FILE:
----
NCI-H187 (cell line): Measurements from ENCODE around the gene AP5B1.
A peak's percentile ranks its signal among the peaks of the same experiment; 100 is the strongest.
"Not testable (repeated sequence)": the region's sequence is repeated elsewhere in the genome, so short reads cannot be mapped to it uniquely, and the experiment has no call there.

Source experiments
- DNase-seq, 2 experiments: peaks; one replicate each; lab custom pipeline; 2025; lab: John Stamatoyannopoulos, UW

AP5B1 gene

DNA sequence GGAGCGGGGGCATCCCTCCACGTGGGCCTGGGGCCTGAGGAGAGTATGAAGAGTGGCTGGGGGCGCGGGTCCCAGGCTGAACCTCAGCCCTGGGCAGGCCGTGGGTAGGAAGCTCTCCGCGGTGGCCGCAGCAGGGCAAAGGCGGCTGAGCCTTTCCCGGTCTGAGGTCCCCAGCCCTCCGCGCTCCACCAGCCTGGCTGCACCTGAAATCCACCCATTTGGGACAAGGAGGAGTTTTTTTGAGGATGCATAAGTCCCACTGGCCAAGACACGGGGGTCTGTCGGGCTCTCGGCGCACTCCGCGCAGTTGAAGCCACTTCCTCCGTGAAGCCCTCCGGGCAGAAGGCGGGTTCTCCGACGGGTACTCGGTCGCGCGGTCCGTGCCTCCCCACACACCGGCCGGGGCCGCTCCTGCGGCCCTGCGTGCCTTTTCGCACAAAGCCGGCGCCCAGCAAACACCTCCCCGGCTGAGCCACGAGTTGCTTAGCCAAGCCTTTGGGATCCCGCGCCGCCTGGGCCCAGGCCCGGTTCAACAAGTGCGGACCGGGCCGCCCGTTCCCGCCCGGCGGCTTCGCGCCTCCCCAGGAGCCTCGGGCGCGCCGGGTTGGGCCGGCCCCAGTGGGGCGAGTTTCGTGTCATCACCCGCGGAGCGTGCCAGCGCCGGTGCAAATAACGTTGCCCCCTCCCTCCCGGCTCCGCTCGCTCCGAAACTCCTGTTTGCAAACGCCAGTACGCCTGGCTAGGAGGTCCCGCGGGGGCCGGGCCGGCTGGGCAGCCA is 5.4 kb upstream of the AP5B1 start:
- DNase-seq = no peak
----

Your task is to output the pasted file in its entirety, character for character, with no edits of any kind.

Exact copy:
NCI-H187 (cell line): Measurements from ENCODE around the gene AP5B1.
A peak's percentile ranks its signal among the peaks of the same experiment; 100 is the strongest.
"Not testable (repeated sequence)": the region's sequence is repeated elsewhere in the genome, so short reads cannot be mapped to it uniquely, and the experiment has no call there.

Source experiments
- DNase-seq, 2 experiments: peaks; one replicate each; lab custom pipeline; 2025; lab: John Stamatoyannopoulos, UW

AP5B1 gene

DNA sequence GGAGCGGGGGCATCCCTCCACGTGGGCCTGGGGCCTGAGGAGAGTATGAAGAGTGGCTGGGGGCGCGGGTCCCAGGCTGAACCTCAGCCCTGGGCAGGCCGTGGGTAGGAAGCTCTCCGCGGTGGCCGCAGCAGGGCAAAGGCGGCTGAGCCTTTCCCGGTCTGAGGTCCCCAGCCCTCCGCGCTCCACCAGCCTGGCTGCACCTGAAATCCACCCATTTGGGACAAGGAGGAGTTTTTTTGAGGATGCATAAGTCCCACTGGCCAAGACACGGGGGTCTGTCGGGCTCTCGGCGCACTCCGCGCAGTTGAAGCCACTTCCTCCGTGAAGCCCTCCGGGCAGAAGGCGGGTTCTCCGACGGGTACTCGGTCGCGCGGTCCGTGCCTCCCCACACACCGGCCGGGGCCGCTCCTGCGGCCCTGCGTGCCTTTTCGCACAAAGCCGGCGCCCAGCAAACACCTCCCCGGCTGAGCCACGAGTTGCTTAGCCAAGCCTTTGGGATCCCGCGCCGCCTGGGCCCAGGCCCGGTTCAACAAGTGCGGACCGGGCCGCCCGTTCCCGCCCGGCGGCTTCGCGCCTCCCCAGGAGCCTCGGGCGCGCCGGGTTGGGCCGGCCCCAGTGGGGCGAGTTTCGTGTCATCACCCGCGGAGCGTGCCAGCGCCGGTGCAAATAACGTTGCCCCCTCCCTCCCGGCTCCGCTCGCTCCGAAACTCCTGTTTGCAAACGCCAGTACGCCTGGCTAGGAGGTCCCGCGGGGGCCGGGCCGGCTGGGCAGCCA is 5.4 kb upstream of the AP5B1 start:
- DNase-seq = no peak